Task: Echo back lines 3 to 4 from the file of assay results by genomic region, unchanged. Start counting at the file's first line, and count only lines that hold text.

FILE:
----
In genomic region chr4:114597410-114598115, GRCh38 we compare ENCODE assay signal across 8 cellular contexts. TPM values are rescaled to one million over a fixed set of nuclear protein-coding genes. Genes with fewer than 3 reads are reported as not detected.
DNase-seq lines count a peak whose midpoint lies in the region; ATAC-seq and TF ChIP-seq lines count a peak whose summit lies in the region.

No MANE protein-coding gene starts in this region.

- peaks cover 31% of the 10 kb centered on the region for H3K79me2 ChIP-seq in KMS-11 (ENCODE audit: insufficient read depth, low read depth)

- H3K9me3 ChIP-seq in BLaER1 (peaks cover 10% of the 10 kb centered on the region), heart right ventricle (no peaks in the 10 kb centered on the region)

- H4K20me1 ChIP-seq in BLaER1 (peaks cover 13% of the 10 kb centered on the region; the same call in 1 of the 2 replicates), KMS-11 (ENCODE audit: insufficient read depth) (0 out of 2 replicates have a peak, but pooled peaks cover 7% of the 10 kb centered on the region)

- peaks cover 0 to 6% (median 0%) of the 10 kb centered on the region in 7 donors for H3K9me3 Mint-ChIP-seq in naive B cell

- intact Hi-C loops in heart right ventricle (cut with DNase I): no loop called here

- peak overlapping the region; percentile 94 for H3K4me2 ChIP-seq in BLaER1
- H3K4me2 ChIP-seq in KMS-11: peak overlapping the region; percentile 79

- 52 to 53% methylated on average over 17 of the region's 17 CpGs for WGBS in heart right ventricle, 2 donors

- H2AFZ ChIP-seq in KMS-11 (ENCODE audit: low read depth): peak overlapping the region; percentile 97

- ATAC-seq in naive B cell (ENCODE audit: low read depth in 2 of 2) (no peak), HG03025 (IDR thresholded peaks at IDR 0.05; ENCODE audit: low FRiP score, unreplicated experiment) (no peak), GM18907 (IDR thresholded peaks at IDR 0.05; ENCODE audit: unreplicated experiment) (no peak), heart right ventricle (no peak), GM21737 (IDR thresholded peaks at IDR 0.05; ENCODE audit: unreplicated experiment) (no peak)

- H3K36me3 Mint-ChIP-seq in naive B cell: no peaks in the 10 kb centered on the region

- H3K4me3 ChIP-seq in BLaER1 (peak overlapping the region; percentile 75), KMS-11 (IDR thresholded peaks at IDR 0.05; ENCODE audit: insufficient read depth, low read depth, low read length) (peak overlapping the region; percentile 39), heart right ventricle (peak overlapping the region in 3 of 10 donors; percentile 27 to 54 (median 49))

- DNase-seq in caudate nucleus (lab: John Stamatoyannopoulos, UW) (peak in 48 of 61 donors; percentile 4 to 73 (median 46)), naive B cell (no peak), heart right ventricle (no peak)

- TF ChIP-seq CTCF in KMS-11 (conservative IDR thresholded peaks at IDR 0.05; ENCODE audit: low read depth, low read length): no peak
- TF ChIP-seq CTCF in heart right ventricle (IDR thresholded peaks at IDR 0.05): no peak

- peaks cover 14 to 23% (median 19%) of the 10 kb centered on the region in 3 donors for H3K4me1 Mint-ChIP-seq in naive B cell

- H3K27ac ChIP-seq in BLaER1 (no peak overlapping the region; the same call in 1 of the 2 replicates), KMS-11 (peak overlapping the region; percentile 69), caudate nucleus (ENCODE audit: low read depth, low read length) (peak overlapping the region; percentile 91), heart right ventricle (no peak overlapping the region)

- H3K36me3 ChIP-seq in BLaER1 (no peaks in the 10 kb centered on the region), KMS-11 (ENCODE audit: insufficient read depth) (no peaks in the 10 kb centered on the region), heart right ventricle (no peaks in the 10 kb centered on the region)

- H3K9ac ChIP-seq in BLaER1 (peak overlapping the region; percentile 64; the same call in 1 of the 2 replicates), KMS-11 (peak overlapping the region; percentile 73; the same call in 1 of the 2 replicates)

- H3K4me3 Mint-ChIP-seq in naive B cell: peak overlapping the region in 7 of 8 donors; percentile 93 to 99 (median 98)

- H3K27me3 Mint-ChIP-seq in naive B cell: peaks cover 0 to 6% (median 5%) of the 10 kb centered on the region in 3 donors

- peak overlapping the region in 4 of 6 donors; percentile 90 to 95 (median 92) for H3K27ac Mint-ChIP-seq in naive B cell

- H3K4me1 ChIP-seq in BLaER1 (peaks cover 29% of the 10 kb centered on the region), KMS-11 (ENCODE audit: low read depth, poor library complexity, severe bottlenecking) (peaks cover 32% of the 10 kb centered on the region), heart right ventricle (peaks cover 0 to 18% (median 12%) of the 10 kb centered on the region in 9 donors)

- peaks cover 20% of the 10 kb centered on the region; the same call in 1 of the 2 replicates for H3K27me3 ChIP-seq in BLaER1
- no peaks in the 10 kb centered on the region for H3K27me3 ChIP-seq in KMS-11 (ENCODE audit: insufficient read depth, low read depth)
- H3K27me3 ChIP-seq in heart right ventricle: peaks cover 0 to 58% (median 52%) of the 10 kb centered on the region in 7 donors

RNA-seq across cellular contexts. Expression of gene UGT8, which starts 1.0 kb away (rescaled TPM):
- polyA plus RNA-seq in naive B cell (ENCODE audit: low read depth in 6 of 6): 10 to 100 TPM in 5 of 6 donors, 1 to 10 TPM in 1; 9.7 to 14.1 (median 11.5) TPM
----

No MANE protein-coding gene starts in this region.

- peaks cover 31% of the 10 kb centered on the region for H3K79me2 ChIP-seq in KMS-11 (ENCODE audit: insufficient read depth, low read depth)